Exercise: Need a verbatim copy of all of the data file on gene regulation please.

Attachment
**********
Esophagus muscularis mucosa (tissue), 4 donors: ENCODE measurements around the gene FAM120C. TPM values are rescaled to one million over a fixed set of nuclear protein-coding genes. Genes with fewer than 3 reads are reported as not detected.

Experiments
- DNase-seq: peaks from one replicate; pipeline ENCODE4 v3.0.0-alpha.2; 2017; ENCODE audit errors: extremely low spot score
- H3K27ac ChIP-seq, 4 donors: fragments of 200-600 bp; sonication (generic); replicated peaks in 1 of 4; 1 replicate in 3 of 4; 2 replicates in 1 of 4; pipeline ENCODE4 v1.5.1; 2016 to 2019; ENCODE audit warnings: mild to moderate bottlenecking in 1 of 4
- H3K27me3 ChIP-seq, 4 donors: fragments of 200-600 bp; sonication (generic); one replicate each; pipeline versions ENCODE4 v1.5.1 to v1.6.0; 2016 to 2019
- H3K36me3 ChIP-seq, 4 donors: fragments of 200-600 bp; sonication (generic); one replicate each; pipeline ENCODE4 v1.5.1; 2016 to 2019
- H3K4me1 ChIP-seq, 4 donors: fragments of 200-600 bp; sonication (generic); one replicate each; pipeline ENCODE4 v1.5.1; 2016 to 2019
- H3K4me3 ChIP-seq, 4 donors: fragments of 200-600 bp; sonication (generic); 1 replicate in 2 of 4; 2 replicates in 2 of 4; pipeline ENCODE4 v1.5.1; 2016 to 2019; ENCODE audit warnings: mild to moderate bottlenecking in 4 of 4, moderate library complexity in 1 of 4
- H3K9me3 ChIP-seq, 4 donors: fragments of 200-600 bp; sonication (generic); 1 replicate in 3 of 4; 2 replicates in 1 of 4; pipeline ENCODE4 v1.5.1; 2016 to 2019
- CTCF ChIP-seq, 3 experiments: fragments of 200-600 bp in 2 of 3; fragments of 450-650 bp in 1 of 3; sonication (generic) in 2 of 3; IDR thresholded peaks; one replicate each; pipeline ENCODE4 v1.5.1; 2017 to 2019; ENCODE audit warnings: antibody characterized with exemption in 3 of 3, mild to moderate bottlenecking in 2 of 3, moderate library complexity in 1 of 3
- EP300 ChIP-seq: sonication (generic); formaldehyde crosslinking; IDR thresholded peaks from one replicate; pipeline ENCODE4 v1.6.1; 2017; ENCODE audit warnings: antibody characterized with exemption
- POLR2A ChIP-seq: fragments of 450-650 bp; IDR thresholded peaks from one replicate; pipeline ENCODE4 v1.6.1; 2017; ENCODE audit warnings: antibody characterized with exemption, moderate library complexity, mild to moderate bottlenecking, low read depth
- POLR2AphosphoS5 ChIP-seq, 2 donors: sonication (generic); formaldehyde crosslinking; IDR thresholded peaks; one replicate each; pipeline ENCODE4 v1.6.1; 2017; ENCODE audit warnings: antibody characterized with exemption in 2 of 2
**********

Esophagus muscularis mucosa (tissue), 4 donors: ENCODE measurements around the gene FAM120C. TPM values are rescaled to one million over a fixed set of nuclear protein-coding genes. Genes with fewer than 3 reads are reported as not detected.

Experiments
- DNase-seq: peaks from one replicate; pipeline ENCODE4 v3.0.0-alpha.2; 2017; ENCODE audit errors: extremely low spot score
- H3K27ac ChIP-seq, 4 donors: fragments of 200-600 bp; sonication (generic); replicated peaks in 1 of 4; 1 replicate in 3 of 4; 2 replicates in 1 of 4; pipeline ENCODE4 v1.5.1; 2016 to 2019; ENCODE audit warnings: mild to moderate bottlenecking in 1 of 4
- H3K27me3 ChIP-seq, 4 donors: fragments of 200-600 bp; sonication (generic); one replicate each; pipeline versions ENCODE4 v1.5.1 to v1.6.0; 2016 to 2019
- H3K36me3 ChIP-seq, 4 donors: fragments of 200-600 bp; sonication (generic); one replicate each; pipeline ENCODE4 v1.5.1; 2016 to 2019
- H3K4me1 ChIP-seq, 4 donors: fragments of 200-600 bp; sonication (generic); one replicate each; pipeline ENCODE4 v1.5.1; 2016 to 2019
- H3K4me3 ChIP-seq, 4 donors: fragments of 200-600 bp; sonication (generic); 1 replicate in 2 of 4; 2 replicates in 2 of 4; pipeline ENCODE4 v1.5.1; 2016 to 2019; ENCODE audit warnings: mild to moderate bottlenecking in 4 of 4, moderate library complexity in 1 of 4
- H3K9me3 ChIP-seq, 4 donors: fragments of 200-600 bp; sonication (generic); 1 replicate in 3 of 4; 2 replicates in 1 of 4; pipeline ENCODE4 v1.5.1; 2016 to 2019
- CTCF ChIP-seq, 3 experiments: fragments of 200-600 bp in 2 of 3; fragments of 450-650 bp in 1 of 3; sonication (generic) in 2 of 3; IDR thresholded peaks; one replicate each; pipeline ENCODE4 v1.5.1; 2017 to 2019; ENCODE audit warnings: antibody characterized with exemption in 3 of 3, mild to moderate bottlenecking in 2 of 3, moderate library complexity in 1 of 3
- EP300 ChIP-seq: sonication (generic); formaldehyde crosslinking; IDR thresholded peaks from one replicate; pipeline ENCODE4 v1.6.1; 2017; ENCODE audit warnings: antibody characterized with exemption
- POLR2A ChIP-seq: fragments of 450-650 bp; IDR thresholded peaks from one replicate; pipeline ENCODE4 v1.6.1; 2017; ENCODE audit warnings: antibody characterized with exemption, moderate library complexity, mild to moderate bottlenecking, low read depth
- POLR2AphosphoS5 ChIP-seq, 2 donors: sonication (generic); formaldehyde crosslinking; IDR thresholded peaks; one replicate each; pipeline ENCODE4 v1.6.1; 2017; ENCODE audit warnings: antibody characterized with exemption in 2 of 2